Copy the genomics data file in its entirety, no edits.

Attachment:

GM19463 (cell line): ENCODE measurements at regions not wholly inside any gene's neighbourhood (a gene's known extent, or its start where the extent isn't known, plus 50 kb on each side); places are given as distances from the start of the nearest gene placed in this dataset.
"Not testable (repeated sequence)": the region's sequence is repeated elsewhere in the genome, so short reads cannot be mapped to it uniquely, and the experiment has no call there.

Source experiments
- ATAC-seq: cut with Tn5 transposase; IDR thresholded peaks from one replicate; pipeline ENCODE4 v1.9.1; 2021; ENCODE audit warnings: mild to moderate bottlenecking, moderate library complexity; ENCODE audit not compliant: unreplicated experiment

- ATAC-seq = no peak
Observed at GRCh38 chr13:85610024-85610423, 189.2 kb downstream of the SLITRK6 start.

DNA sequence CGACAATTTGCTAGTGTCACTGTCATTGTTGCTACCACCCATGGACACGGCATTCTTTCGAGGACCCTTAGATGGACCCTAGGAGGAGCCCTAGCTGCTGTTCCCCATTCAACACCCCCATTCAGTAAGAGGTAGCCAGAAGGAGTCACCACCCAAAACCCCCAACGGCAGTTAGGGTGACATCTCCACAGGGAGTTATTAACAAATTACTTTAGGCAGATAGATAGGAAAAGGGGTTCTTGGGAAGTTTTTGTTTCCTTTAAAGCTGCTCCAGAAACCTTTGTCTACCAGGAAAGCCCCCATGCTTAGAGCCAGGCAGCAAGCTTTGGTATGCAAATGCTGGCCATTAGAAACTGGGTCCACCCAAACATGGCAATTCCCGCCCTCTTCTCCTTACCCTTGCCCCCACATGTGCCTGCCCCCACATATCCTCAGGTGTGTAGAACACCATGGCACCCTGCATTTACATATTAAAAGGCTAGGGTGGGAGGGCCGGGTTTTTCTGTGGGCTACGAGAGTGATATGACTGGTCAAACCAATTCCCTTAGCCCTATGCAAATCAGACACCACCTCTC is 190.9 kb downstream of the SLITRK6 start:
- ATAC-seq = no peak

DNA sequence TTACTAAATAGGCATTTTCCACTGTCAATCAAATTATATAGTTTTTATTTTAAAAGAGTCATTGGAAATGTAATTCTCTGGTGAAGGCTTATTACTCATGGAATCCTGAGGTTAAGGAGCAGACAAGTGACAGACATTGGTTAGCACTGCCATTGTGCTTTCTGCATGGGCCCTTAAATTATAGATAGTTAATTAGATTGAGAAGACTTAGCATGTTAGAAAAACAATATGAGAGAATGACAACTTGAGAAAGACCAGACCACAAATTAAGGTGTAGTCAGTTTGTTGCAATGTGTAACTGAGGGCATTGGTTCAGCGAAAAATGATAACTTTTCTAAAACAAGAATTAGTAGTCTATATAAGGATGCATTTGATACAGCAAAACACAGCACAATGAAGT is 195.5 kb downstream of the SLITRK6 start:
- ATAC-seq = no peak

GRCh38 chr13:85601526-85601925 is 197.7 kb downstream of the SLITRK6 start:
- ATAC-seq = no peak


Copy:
GM19463 (cell line): ENCODE measurements at regions not wholly inside any gene's neighbourhood (a gene's known extent, or its start where the extent isn't known, plus 50 kb on each side); places are given as distances from the start of the nearest gene placed in this dataset.
"Not testable (repeated sequence)": the region's sequence is repeated elsewhere in the genome, so short reads cannot be mapped to it uniquely, and the experiment has no call there.

Source experiments
- ATAC-seq: cut with Tn5 transposase; IDR thresholded peaks from one replicate; pipeline ENCODE4 v1.9.1; 2021; ENCODE audit warnings: mild to moderate bottlenecking, moderate library complexity; ENCODE audit not compliant: unreplicated experiment

- ATAC-seq = no peak
Observed at GRCh38 chr13:85610024-85610423, 189.2 kb downstream of the SLITRK6 start.

DNA sequence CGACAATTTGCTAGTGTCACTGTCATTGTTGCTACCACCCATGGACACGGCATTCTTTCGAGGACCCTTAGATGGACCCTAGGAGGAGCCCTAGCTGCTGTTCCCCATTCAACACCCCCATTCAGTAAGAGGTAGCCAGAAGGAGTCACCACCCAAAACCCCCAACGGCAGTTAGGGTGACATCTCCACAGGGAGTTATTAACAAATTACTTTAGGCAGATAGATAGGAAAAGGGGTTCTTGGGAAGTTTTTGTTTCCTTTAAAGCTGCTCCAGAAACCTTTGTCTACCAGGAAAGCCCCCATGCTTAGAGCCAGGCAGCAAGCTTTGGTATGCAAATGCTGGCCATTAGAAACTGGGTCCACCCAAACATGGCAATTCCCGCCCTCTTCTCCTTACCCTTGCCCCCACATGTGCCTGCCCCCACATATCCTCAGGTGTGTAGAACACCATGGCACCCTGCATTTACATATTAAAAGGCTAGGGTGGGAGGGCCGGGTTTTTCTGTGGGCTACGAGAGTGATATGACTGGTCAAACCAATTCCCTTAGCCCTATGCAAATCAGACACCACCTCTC is 190.9 kb downstream of the SLITRK6 start:
- ATAC-seq = no peak

DNA sequence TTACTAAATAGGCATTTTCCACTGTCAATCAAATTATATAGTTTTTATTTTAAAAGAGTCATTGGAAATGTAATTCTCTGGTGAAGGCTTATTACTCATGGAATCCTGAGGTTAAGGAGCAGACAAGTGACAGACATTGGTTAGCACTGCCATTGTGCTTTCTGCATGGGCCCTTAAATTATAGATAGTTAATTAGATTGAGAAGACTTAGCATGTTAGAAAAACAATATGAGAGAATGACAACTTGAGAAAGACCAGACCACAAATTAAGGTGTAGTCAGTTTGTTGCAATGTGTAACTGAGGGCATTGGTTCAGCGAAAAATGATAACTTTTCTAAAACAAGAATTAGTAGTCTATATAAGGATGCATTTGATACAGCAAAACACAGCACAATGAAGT is 195.5 kb downstream of the SLITRK6 start:
- ATAC-seq = no peak

GRCh38 chr13:85601526-85601925 is 197.7 kb downstream of the SLITRK6 start:
- ATAC-seq = no peak